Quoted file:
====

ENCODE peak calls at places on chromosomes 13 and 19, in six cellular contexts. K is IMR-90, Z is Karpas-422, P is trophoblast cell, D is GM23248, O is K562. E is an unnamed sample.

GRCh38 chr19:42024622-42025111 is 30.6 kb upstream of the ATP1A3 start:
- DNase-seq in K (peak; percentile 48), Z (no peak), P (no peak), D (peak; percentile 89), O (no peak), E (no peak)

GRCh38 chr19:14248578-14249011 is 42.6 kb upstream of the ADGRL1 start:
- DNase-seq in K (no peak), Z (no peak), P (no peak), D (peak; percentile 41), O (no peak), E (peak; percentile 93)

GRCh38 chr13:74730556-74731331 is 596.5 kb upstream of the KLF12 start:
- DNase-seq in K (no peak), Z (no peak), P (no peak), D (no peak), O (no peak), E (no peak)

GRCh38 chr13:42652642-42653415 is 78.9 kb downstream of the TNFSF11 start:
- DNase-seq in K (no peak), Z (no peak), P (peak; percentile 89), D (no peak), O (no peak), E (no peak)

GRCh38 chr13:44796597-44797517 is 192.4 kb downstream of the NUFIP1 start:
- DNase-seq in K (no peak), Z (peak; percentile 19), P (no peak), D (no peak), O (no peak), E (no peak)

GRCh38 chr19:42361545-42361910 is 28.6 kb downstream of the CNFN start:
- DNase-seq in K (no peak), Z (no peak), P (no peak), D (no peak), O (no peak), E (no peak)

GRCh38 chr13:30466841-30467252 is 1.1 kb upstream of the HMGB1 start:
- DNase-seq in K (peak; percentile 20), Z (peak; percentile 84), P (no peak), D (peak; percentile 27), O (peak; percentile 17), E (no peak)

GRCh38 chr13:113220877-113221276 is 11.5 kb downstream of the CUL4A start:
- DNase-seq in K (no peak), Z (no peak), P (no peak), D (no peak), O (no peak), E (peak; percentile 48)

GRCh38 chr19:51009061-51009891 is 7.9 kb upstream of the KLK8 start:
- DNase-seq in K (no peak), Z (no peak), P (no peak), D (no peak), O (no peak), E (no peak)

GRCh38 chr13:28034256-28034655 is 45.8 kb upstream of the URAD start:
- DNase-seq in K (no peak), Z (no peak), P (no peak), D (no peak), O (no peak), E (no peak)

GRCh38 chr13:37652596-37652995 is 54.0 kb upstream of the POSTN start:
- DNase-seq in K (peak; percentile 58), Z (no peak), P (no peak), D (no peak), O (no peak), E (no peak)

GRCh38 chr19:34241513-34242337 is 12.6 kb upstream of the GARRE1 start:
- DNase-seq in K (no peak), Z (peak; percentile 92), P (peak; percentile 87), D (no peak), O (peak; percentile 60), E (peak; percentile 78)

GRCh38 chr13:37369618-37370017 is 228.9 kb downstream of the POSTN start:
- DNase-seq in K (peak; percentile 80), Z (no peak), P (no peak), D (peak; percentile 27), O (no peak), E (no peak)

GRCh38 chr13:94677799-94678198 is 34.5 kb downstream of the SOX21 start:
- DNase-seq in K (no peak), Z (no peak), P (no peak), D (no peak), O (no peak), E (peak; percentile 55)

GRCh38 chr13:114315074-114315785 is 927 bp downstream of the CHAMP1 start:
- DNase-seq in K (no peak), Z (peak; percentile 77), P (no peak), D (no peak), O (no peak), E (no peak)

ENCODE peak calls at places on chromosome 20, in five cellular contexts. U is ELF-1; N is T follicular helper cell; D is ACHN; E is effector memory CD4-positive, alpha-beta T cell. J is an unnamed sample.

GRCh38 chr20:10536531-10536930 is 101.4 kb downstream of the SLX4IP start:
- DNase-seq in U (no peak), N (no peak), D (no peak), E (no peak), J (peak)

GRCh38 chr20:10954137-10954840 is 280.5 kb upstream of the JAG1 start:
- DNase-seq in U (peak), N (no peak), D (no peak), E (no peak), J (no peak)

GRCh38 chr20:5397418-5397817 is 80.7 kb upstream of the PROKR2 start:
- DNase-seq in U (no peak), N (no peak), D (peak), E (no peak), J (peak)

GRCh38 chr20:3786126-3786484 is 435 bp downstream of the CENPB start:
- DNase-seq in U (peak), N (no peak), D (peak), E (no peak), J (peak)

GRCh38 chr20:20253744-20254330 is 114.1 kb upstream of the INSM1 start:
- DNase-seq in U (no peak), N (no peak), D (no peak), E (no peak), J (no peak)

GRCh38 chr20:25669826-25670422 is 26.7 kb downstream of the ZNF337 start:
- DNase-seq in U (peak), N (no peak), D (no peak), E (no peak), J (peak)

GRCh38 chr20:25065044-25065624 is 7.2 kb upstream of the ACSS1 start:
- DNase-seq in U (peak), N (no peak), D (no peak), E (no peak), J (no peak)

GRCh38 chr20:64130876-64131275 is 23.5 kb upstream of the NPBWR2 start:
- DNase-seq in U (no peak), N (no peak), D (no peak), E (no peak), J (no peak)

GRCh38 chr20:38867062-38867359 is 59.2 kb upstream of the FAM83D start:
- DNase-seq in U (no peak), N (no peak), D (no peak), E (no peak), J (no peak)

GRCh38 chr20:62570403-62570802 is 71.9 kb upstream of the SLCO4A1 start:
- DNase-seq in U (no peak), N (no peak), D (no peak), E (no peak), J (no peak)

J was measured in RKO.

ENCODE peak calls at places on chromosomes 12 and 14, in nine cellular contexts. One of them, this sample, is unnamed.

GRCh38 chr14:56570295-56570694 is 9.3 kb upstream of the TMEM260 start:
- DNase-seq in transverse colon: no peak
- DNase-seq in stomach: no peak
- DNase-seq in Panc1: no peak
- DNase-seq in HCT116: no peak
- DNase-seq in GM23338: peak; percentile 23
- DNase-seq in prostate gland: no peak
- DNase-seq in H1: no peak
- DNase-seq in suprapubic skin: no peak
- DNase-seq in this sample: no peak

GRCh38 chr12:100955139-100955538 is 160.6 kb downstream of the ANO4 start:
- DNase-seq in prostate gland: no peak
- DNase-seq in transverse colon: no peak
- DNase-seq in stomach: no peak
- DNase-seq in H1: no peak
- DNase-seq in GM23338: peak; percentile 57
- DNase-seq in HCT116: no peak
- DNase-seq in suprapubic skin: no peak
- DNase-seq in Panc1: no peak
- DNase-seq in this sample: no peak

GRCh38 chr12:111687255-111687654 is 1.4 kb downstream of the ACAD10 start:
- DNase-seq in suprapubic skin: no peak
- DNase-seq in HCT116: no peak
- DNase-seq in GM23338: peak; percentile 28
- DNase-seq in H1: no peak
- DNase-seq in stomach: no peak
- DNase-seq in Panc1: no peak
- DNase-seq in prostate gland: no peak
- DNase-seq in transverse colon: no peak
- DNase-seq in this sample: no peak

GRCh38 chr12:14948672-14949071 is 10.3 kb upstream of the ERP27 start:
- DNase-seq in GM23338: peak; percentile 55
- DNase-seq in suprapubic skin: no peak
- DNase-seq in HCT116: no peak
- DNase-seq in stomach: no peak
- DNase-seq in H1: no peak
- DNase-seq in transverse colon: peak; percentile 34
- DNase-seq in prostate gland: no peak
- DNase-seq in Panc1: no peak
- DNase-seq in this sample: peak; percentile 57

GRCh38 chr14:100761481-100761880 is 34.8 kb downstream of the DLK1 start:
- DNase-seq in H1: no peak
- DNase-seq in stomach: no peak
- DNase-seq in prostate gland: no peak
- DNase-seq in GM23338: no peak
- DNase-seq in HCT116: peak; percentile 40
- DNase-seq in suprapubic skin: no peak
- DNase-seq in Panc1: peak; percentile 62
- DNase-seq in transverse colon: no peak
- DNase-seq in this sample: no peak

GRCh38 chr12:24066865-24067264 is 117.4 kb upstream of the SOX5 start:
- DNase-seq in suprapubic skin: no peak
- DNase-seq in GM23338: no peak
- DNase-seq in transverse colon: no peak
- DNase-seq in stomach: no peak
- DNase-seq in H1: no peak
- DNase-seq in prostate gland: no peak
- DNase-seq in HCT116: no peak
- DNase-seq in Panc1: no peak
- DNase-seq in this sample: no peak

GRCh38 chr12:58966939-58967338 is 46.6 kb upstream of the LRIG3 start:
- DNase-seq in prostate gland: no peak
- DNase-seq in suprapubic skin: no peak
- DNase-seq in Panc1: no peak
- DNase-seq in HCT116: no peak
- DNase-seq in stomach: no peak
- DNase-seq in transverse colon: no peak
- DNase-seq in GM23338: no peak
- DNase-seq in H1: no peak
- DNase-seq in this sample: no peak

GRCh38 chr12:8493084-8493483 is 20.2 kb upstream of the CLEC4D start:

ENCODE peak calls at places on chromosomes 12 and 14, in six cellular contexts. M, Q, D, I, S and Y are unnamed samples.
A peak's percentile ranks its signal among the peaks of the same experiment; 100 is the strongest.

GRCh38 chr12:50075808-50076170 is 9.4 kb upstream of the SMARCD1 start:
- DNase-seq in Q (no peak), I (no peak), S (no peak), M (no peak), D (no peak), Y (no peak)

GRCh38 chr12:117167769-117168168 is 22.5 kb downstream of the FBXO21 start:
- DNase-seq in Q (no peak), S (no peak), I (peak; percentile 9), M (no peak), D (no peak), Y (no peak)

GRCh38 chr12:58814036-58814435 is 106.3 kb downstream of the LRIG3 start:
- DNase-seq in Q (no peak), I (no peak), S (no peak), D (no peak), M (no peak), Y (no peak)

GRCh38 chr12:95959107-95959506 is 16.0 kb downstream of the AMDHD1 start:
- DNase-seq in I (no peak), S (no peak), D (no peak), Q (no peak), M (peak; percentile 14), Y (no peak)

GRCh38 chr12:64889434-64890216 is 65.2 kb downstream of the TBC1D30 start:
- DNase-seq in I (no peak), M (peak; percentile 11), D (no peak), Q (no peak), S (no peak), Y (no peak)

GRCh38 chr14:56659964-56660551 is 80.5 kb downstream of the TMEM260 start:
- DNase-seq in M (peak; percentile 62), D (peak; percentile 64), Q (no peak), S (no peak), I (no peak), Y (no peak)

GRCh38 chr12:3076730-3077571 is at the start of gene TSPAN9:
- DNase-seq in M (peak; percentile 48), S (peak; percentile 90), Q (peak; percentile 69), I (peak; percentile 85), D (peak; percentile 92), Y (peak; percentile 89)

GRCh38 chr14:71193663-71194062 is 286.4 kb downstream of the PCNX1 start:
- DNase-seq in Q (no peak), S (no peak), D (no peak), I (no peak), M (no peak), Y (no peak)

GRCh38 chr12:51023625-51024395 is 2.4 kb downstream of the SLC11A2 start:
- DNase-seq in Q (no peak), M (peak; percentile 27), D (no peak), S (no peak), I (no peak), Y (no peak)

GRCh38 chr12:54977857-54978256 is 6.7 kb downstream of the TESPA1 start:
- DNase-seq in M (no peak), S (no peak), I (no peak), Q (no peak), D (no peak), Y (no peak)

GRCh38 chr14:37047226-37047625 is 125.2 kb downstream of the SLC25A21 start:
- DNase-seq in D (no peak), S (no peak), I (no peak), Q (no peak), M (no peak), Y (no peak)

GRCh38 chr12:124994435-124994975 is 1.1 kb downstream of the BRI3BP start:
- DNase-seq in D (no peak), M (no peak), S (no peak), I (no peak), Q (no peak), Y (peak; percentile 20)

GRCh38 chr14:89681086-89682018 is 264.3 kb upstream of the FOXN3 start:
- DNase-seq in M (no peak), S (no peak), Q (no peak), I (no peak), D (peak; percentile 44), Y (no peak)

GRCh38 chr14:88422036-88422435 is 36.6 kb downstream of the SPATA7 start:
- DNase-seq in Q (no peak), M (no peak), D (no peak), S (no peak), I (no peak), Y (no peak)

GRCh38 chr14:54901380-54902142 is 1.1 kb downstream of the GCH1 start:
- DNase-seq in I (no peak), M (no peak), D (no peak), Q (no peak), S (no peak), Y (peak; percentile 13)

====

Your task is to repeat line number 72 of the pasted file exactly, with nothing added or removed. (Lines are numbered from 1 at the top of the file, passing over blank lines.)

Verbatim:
- DNase-seq in suprapubic skin: no peak